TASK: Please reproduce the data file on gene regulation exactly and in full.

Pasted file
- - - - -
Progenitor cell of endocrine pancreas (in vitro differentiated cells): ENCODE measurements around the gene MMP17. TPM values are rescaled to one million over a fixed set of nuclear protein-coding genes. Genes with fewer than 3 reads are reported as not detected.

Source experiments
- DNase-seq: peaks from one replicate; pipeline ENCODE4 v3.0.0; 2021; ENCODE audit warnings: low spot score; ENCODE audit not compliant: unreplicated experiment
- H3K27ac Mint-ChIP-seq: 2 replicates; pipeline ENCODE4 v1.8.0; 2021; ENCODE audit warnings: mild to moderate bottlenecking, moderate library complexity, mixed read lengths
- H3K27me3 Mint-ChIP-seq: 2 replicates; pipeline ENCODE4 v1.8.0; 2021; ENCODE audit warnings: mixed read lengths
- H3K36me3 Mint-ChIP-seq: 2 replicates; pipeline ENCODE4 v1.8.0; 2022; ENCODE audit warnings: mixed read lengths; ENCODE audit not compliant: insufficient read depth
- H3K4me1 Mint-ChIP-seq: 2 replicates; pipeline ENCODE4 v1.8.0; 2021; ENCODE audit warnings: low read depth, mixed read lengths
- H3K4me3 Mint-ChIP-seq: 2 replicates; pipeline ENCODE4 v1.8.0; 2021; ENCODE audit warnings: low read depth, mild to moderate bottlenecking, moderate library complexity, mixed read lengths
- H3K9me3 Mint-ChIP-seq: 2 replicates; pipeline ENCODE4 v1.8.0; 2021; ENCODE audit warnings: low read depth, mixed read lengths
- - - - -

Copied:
Progenitor cell of endocrine pancreas (in vitro differentiated cells): ENCODE measurements around the gene MMP17. TPM values are rescaled to one million over a fixed set of nuclear protein-coding genes. Genes with fewer than 3 reads are reported as not detected.

Source experiments
- DNase-seq: peaks from one replicate; pipeline ENCODE4 v3.0.0; 2021; ENCODE audit warnings: low spot score; ENCODE audit not compliant: unreplicated experiment
- H3K27ac Mint-ChIP-seq: 2 replicates; pipeline ENCODE4 v1.8.0; 2021; ENCODE audit warnings: mild to moderate bottlenecking, moderate library complexity, mixed read lengths
- H3K27me3 Mint-ChIP-seq: 2 replicates; pipeline ENCODE4 v1.8.0; 2021; ENCODE audit warnings: mixed read lengths
- H3K36me3 Mint-ChIP-seq: 2 replicates; pipeline ENCODE4 v1.8.0; 2022; ENCODE audit warnings: mixed read lengths; ENCODE audit not compliant: insufficient read depth
- H3K4me1 Mint-ChIP-seq: 2 replicates; pipeline ENCODE4 v1.8.0; 2021; ENCODE audit warnings: low read depth, mixed read lengths
- H3K4me3 Mint-ChIP-seq: 2 replicates; pipeline ENCODE4 v1.8.0; 2021; ENCODE audit warnings: low read depth, mild to moderate bottlenecking, moderate library complexity, mixed read lengths
- H3K9me3 Mint-ChIP-seq: 2 replicates; pipeline ENCODE4 v1.8.0; 2021; ENCODE audit warnings: low read depth, mixed read lengths